Organizing Things with Records

Making a Plan

As we've said, our game is going to need the following:

  • objects
  • places
  • place data (description, exits)
  • object locations
  • player location

We need to create a data structure to hold all of that, so that it can be passed to functions which need one or more bits of that data. As we mentioned when we talked about Non-Global State, The data structure we're going to use is the LFE record. A record is a simple data structure that lets us associate keys and values.

Let's attack this problem in pieces; we can start with the big picture, and then fill that in.

Game State

Let's create the over-arching record definition for our game state:

(defrecord state

We've just defined a record called state that has four fields: objects, places, player-location, and goals.


For each object in the game, we need to know its name and location:

(defrecord object

Let's create some objects now, improving upon our initial "objects" exploration:

> (set objects
    (list (make-object name 'whiskey-bottle location 'living-room)
          (make-object name 'bucket location 'living-room)
          (make-object name 'frog location 'garden)
          (make-object name 'chain location 'garden)))
(#(object whiskey-bottle living-room)
 #(object bucket living-room)
 #(object frog garden)
 #(object chain garden))

You are probably wondering where that mysterious make-object function came from. When you create a record in LFE, LFE creates several functions dynamically, just for use with your record: their names start with or have as part of their own names, the record name you used. For example, when you created the state and object records, LFE created the make-state and make-object functions (among several others -- more later).

Places and Exits

Now that we've defined some objects in our world, we're on our way towards describing our world. But there's more to go, still. Our next goal is to create a record for our places:

(defrecord place

Great! Now we can define our places ... almost. What's the "exit" business? Well, if we're going to move about from place to place, we need to know what direction to go in, the object that lets us pass from one location to the next, and the final destination. Let's create another record for this data:

(defrecord exit

Now we're ready to create our places!

> (set living-room
      name 'living-room
      description (++ "You are in the living-room of a wizard's house. "
                      "There is a wizard snoring loudly on the couch.")
      exits (list
                direction "west"
                object "door"
                destination 'garden)
                direction "upstairs"
                object "stairway"
                destination 'attic))))
#(place living-room
  "You are in the living-room of a wizard's house. There is a wizard snoring loudly on the couch."
  (#(exit "west" "door" garden) #(exit "upstairs" "stairway" attic)))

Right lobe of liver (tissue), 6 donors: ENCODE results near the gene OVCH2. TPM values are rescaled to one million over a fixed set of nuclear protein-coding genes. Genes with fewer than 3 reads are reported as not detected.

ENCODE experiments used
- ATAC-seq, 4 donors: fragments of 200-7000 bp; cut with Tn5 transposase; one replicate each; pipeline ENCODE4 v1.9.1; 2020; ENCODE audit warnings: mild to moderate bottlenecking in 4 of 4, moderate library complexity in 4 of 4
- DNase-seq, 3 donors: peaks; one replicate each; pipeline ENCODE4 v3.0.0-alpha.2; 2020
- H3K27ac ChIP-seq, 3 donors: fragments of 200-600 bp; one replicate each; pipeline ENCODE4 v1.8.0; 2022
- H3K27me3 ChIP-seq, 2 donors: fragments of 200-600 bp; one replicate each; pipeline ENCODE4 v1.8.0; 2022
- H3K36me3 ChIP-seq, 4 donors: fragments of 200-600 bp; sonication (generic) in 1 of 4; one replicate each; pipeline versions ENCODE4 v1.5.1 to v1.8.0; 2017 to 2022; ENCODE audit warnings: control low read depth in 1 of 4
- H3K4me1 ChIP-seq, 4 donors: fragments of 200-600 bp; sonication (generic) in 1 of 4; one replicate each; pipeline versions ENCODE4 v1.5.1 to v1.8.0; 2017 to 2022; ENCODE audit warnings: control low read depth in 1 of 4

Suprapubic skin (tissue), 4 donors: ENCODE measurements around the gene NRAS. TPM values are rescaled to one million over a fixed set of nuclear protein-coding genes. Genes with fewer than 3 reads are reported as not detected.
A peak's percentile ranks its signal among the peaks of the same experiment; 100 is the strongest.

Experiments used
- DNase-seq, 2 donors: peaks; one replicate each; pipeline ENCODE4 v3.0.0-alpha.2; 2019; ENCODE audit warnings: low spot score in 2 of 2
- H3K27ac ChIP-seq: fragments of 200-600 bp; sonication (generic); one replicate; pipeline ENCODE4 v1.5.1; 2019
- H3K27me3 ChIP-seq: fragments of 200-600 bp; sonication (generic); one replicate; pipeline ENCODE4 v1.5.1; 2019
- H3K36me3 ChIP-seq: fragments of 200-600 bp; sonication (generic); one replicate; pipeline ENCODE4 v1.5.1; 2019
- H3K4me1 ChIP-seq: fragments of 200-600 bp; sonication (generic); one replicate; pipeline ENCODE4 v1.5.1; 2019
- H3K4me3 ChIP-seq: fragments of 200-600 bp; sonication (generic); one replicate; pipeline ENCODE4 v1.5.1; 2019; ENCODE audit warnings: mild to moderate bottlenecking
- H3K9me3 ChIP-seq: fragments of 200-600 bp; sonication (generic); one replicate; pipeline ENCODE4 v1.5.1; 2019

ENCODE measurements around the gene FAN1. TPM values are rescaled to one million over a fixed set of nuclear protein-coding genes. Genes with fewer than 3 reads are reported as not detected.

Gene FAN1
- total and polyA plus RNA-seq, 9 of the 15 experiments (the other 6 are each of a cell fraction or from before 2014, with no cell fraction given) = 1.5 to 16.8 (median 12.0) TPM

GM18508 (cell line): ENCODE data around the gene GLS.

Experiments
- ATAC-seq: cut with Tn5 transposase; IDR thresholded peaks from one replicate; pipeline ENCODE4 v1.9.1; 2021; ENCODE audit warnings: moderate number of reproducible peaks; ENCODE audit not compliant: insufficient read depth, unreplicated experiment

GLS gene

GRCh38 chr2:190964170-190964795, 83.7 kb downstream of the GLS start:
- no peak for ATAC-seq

As you can see above, we have records being created inside records: the living-room record has two exits in it, and we just created those exit records when created the living room's place record.

Something else new: the ++ function. This is the function for combining two lists in LFE, and since strings and lists are actually the same exact data type, it's also what you use to concatenate strings.

Three more to go!

> (set garden
      name 'garden
      description (++ "You are in a beautiful garden. "
                      "There is a well in front of you.")
      exits (list
                direction "east"
                object "door"
                destination 'living-room))))
#(place garden
  "You are in a beautiful garden. There is a well in front of you."
  (#(exit "east" "door" living-room)))
> (set attic
      name 'attic
      description (++ "You are in the attic of the wizard's house. "
                      "There is a giant welding torch in the corner.")
      exits (list
                direction "downstairs"
                object "stairway"
                destination 'living-room))))
#(place attic
  "You are in the attic of the wizard's house. There is a giant welding torch in the corner."
  (#(exit "downstairs" "stairway" living-room)))
> (set netherworld
      name 'netherworld
      description (++ "Everything is misty and vague. "
                      "You seem to be in the netherworld.\n"
                      "There are no exits.\n"
                      "You could be here for a long, long time ...")
      exits '()))

This may seem like a lot of overhead, but it means that things will be much cleaner and less susceptible to bugs: each item of data is well-defined, with functions that create the data, access the data, and update the data -- both the "magical" record functions mentioned above as well as functions defined in the Erlang standard library (e.g., the proplists and orddict modules).

Furthermore, this is a common practice used in many real-world Erlang and LFE applications: records are passed as inputs to functions and returned as (often updated) outputs, which in turn are fed into other functions.


We're going to have a couple of puzzles in our game and a final task to accomplish, once these puzzles are solved. Let's define the goal record:

(defrecord goal

Now the goals:

> (set goals
    (list (make-goal name 'weld-chain achieved? 'false)
          (make-goal name 'dunk-bucket achieved? 'false)
          (make-goal name 'splash-wizard achieved? 'false)))
(#(goal weld-chain false)
 #(goal dunk-bucket false)
 #(goal splash-wizard false))

Now that we have our records, let's put them together!